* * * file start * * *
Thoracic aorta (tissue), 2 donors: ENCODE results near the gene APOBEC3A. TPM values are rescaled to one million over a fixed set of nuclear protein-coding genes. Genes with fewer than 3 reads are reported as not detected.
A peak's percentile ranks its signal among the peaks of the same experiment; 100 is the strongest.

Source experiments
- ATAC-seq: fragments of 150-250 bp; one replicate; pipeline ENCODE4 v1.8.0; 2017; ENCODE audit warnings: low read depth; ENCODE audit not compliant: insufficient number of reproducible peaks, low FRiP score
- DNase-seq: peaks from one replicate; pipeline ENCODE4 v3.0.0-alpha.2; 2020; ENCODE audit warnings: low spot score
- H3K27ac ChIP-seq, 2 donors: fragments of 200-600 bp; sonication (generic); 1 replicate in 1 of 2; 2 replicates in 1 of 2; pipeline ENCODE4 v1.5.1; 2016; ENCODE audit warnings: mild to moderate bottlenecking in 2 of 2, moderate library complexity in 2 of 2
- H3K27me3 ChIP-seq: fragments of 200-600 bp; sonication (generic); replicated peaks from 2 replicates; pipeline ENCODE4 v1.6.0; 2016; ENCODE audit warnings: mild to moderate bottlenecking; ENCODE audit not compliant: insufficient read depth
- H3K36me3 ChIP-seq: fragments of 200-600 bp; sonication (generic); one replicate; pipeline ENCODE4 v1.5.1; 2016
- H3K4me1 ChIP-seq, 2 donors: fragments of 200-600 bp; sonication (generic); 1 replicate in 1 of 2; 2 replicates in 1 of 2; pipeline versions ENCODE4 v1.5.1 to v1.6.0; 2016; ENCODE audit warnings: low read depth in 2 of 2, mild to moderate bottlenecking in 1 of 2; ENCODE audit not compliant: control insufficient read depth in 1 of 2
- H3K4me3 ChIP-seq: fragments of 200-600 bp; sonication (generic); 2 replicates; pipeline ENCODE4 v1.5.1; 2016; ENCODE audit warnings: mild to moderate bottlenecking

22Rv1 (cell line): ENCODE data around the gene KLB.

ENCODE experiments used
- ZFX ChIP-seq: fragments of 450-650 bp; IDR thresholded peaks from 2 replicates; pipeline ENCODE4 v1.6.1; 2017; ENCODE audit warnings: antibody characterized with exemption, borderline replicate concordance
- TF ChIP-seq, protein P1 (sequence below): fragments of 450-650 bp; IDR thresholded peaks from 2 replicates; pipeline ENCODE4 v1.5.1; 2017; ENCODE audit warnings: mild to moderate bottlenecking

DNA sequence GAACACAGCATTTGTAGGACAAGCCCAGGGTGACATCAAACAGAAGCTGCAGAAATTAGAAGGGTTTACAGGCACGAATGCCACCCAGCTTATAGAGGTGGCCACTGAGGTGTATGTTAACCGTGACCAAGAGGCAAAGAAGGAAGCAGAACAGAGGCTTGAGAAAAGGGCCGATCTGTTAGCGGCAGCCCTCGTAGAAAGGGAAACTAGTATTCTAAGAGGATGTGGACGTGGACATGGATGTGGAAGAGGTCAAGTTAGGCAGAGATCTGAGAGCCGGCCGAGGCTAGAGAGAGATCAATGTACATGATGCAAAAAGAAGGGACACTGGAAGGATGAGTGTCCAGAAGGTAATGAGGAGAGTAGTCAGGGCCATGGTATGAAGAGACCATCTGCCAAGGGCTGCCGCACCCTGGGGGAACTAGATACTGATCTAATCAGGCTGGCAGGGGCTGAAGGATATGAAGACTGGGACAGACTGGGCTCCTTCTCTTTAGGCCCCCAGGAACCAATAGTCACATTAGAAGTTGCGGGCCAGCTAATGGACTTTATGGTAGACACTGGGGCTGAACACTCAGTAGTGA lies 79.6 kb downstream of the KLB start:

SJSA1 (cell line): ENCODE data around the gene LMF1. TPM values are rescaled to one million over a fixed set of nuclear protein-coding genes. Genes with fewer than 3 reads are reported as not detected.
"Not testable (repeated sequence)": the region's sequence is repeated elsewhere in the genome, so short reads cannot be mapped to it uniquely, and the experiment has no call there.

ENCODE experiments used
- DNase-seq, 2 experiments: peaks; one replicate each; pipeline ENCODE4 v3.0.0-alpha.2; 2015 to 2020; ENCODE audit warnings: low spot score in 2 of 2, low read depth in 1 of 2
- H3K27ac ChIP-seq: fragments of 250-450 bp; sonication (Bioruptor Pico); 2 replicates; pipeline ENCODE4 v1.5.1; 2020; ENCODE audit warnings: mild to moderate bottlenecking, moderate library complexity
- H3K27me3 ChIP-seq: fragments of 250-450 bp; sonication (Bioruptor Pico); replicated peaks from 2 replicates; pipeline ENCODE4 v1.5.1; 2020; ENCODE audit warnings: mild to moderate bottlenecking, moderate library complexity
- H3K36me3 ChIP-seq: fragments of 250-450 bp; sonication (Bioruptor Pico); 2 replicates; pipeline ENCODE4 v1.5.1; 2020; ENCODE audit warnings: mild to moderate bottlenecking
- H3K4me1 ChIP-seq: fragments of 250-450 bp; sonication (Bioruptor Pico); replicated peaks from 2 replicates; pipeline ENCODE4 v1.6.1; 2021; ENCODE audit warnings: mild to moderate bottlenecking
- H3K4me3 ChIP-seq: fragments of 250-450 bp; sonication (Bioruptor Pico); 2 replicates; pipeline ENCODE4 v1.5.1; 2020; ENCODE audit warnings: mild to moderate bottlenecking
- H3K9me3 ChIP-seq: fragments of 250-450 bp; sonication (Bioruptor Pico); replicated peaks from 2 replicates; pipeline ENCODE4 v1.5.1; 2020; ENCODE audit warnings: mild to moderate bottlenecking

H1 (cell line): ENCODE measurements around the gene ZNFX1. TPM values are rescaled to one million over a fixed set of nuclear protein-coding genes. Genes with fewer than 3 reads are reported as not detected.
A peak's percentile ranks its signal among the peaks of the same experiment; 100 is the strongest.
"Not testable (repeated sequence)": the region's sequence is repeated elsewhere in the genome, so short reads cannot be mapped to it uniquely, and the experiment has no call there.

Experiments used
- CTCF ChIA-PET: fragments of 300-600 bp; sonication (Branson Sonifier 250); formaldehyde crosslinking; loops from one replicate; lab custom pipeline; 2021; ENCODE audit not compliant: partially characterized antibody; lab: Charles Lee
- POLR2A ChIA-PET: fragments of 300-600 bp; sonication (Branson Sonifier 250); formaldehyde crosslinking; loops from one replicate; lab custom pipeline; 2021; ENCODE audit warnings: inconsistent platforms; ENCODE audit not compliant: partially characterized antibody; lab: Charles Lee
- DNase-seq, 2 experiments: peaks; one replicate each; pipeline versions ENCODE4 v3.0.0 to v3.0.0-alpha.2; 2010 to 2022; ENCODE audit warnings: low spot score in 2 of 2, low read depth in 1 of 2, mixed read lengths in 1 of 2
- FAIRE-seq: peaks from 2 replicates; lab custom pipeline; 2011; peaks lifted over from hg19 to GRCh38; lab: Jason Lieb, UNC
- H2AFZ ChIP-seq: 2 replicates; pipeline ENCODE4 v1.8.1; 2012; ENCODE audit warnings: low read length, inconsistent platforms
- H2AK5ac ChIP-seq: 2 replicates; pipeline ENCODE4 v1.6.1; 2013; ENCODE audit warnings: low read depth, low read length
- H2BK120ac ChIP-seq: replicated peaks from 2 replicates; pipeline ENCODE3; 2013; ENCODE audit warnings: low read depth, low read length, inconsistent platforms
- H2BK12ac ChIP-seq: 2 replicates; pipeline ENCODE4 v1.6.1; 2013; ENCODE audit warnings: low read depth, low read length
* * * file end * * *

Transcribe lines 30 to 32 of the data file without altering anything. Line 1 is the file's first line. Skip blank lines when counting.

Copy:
- CTCF ChIA-PET: fragments of 300-600 bp; sonication (Branson Sonifier 250); formaldehyde crosslinking; loops from one replicate; lab custom pipeline; 2021; ENCODE audit not compliant: partially characterized antibody; lab: Charles Lee
- POLR2A ChIA-PET: fragments of 300-600 bp; sonication (Branson Sonifier 250); formaldehyde crosslinking; loops from one replicate; lab custom pipeline; 2021; ENCODE audit warnings: inconsistent platforms; ENCODE audit not compliant: partially characterized antibody; lab: Charles Lee
- DNase-seq, 2 experiments: peaks; one replicate each; pipeline versions ENCODE4 v3.0.0 to v3.0.0-alpha.2; 2010 to 2022; ENCODE audit warnings: low spot score in 2 of 2, low read depth in 1 of 2, mixed read lengths in 1 of 2